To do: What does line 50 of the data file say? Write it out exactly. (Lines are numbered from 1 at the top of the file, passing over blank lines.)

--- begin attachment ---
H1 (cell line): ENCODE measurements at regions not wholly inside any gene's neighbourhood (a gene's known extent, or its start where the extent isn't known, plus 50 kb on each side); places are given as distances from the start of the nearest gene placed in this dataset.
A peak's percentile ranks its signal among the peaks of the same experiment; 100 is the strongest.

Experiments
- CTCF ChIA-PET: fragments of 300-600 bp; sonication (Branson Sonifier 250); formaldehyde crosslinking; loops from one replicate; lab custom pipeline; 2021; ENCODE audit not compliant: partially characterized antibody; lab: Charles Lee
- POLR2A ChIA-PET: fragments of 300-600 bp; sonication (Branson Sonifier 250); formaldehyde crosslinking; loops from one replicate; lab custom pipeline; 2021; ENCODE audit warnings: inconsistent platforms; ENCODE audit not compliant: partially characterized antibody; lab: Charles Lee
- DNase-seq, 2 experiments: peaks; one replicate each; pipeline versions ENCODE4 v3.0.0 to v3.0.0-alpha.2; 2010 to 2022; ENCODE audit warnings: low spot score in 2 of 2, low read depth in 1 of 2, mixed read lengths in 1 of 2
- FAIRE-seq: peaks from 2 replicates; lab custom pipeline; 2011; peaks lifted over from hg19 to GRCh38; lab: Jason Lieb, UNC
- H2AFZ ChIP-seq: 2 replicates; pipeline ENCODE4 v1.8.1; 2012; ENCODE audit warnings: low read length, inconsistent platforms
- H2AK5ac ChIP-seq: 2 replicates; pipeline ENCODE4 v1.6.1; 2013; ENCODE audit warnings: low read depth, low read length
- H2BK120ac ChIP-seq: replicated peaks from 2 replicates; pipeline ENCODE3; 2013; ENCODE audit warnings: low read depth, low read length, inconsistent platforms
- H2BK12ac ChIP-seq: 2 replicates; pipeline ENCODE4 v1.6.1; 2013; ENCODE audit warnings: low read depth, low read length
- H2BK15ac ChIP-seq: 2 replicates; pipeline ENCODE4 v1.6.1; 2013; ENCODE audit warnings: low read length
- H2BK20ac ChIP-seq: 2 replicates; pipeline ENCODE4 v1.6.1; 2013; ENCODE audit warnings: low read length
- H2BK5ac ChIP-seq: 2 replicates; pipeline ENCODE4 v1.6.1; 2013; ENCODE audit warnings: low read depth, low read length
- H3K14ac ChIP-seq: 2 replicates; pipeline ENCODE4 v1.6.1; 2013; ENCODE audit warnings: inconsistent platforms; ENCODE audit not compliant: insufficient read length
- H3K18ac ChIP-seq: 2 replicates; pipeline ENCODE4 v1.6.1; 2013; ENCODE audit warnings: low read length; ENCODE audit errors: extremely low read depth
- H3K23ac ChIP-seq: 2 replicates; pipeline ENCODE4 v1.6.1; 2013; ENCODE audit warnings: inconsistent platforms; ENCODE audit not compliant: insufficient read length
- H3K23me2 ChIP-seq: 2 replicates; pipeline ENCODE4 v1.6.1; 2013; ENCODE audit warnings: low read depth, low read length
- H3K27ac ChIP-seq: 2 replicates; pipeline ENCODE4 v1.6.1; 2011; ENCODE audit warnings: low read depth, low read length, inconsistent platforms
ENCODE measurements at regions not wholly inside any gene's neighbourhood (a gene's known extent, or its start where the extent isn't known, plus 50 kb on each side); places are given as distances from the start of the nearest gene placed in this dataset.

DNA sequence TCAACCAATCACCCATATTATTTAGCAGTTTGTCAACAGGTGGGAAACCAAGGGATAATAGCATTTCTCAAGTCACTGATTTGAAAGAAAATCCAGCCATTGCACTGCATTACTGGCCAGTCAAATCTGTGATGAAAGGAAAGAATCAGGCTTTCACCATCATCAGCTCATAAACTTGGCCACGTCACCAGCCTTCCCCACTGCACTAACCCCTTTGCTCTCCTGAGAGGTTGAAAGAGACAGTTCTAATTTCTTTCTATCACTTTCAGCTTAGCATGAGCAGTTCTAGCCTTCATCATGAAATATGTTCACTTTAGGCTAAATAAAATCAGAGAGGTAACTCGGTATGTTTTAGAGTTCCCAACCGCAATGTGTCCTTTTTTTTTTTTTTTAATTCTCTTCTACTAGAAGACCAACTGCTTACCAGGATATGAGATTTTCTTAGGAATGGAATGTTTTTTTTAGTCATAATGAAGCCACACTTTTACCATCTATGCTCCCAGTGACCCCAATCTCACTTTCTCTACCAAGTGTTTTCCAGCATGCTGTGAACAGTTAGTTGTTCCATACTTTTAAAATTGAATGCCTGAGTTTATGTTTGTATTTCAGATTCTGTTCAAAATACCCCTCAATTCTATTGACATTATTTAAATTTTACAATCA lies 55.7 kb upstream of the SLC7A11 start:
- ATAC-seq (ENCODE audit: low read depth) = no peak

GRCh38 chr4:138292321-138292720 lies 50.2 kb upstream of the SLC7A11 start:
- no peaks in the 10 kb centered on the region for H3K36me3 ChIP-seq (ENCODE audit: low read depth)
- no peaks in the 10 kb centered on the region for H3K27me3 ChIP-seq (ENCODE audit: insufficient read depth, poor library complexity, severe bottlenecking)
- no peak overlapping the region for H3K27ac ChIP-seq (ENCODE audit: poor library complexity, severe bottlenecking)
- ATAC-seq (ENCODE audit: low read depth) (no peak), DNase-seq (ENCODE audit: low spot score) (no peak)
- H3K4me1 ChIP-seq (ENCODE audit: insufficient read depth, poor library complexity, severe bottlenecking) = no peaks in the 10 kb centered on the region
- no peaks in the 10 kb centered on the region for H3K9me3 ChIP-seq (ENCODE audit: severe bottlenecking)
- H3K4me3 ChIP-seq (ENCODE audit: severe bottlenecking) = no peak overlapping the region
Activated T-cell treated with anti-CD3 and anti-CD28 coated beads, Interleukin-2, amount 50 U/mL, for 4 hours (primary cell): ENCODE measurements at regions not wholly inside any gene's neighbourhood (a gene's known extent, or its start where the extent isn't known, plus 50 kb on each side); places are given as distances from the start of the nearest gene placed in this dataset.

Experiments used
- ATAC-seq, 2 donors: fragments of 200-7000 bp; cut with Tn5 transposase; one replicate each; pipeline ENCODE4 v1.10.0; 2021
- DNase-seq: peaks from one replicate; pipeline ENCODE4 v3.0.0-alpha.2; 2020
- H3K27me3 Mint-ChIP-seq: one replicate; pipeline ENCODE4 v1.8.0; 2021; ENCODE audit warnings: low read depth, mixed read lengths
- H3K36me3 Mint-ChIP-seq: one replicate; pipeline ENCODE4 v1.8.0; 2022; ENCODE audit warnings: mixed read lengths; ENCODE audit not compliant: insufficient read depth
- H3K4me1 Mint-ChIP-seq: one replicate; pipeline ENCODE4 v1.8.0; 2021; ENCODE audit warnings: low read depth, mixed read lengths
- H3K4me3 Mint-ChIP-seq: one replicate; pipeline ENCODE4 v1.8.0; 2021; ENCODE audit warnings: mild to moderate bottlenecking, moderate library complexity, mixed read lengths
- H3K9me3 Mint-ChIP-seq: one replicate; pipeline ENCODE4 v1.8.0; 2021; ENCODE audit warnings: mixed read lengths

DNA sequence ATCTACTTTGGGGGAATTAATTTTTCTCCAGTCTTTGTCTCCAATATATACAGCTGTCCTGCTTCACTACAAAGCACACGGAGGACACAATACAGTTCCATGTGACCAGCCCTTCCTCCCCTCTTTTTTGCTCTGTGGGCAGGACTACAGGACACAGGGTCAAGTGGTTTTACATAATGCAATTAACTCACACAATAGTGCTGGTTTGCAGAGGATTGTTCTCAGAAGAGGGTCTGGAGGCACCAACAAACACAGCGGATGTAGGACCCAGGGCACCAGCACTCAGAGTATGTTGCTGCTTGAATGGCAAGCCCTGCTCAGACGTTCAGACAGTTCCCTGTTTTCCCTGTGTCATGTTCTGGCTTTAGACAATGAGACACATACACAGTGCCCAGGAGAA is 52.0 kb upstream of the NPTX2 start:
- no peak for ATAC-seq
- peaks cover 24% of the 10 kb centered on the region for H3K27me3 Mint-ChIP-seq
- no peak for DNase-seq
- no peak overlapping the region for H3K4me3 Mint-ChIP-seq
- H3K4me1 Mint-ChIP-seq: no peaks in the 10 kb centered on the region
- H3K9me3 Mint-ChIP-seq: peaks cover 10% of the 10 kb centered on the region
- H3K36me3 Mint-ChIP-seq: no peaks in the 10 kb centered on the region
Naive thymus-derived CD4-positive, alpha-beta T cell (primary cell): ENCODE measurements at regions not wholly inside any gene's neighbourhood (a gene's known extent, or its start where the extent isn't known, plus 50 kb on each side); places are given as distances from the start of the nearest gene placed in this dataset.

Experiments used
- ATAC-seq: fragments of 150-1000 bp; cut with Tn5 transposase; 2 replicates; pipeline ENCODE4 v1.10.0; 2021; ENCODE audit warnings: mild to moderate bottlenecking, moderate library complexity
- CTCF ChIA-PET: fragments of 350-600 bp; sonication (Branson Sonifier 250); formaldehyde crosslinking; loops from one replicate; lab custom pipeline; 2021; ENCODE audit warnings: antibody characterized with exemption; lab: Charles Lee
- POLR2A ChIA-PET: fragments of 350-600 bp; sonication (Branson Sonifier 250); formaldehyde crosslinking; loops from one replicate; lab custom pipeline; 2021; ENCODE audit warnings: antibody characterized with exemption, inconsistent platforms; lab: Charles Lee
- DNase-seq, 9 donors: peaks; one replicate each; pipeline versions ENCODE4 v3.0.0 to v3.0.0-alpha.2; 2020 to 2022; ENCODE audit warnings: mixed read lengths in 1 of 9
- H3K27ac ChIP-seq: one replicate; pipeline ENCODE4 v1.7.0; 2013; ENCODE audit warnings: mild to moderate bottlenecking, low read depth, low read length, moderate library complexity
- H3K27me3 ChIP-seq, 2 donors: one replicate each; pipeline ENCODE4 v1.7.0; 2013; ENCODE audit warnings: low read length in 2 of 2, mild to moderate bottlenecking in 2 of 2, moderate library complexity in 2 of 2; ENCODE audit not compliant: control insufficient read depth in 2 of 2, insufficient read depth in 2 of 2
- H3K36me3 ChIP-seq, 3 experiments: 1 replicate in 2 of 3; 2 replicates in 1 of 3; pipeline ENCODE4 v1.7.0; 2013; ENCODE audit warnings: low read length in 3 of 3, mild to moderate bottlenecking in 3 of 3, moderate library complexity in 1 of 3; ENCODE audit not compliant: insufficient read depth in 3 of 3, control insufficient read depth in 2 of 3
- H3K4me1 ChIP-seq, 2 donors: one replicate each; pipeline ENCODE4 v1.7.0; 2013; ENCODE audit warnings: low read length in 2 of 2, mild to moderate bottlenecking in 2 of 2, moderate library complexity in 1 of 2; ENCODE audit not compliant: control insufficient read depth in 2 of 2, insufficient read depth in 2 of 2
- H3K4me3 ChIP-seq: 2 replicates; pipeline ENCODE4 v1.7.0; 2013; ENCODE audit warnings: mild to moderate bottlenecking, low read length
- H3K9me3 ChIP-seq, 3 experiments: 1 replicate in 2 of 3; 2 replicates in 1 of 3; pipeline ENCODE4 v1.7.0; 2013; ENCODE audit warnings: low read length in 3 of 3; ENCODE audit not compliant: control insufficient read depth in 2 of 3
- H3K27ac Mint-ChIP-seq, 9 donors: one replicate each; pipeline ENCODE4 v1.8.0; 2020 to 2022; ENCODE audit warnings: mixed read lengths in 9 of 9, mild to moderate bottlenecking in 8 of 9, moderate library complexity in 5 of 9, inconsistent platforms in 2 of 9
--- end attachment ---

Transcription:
- ATAC-seq: fragments of 150-1000 bp; cut with Tn5 transposase; 2 replicates; pipeline ENCODE4 v1.10.0; 2021; ENCODE audit warnings: mild to moderate bottlenecking, moderate library complexity